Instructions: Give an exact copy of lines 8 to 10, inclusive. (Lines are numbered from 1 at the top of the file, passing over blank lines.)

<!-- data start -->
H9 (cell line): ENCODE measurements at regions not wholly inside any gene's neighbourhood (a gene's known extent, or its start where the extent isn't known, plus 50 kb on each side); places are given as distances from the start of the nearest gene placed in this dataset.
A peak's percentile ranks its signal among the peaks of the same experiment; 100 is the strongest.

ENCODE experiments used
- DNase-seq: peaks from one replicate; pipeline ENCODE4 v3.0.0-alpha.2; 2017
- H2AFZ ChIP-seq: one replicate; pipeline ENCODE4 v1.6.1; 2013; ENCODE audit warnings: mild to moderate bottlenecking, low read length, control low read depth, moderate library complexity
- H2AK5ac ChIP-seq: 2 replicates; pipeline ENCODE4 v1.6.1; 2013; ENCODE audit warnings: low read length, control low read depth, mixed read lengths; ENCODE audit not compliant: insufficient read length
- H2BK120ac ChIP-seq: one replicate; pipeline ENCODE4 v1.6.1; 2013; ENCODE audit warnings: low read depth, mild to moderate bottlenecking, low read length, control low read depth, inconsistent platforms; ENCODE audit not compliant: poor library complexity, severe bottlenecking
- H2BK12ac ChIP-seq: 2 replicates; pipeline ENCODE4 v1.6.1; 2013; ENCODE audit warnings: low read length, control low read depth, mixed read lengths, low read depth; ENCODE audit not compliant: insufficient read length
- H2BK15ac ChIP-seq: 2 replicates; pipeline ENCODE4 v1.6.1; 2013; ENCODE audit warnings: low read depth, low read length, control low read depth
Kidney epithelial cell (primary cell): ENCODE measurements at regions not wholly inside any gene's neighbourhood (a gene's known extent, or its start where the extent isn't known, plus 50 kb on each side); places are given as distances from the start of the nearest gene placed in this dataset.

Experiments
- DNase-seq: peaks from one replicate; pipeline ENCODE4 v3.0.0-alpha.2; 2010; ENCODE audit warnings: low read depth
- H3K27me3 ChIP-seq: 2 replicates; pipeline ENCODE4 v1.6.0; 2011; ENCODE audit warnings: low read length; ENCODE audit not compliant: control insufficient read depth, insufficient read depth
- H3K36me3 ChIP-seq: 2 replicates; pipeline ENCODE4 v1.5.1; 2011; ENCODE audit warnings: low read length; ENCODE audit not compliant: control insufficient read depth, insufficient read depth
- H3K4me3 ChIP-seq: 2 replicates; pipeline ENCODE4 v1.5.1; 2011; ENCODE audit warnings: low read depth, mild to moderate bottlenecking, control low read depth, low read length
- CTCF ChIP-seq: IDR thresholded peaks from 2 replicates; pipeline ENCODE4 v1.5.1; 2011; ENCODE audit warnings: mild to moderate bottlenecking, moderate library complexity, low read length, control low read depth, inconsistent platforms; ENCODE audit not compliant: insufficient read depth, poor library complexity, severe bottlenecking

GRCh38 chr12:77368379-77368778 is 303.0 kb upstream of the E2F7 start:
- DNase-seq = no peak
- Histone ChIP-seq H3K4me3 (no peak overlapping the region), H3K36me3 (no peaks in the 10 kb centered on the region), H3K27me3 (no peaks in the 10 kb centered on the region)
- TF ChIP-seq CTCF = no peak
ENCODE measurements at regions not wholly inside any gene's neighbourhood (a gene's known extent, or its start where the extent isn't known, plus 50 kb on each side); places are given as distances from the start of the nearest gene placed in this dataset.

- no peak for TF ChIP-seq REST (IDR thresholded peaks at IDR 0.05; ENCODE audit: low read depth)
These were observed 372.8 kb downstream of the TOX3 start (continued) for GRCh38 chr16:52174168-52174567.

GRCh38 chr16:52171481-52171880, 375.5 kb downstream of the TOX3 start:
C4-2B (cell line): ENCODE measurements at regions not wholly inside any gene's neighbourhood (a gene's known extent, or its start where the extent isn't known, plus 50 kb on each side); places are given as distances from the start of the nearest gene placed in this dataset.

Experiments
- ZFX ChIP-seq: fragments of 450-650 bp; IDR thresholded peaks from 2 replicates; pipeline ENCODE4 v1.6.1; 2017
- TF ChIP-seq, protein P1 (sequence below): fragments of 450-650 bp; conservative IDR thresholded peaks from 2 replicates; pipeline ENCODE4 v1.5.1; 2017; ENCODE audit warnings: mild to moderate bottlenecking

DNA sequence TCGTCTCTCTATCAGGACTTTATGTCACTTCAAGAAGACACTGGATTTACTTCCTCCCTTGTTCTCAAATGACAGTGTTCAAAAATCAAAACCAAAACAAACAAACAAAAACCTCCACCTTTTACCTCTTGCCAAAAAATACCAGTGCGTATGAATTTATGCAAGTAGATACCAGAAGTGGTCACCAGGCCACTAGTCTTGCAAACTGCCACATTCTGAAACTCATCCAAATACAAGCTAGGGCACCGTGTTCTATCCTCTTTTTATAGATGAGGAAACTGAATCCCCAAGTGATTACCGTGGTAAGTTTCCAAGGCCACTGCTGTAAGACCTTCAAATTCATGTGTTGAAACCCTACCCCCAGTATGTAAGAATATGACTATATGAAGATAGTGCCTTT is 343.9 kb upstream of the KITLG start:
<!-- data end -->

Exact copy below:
- H2BK12ac ChIP-seq: 2 replicates; pipeline ENCODE4 v1.6.1; 2013; ENCODE audit warnings: low read length, control low read depth, mixed read lengths, low read depth; ENCODE audit not compliant: insufficient read length
- H2BK15ac ChIP-seq: 2 replicates; pipeline ENCODE4 v1.6.1; 2013; ENCODE audit warnings: low read depth, low read length, control low read depth
Kidney epithelial cell (primary cell): ENCODE measurements at regions not wholly inside any gene's neighbourhood (a gene's known extent, or its start where the extent isn't known, plus 50 kb on each side); places are given as distances from the start of the nearest gene placed in this dataset.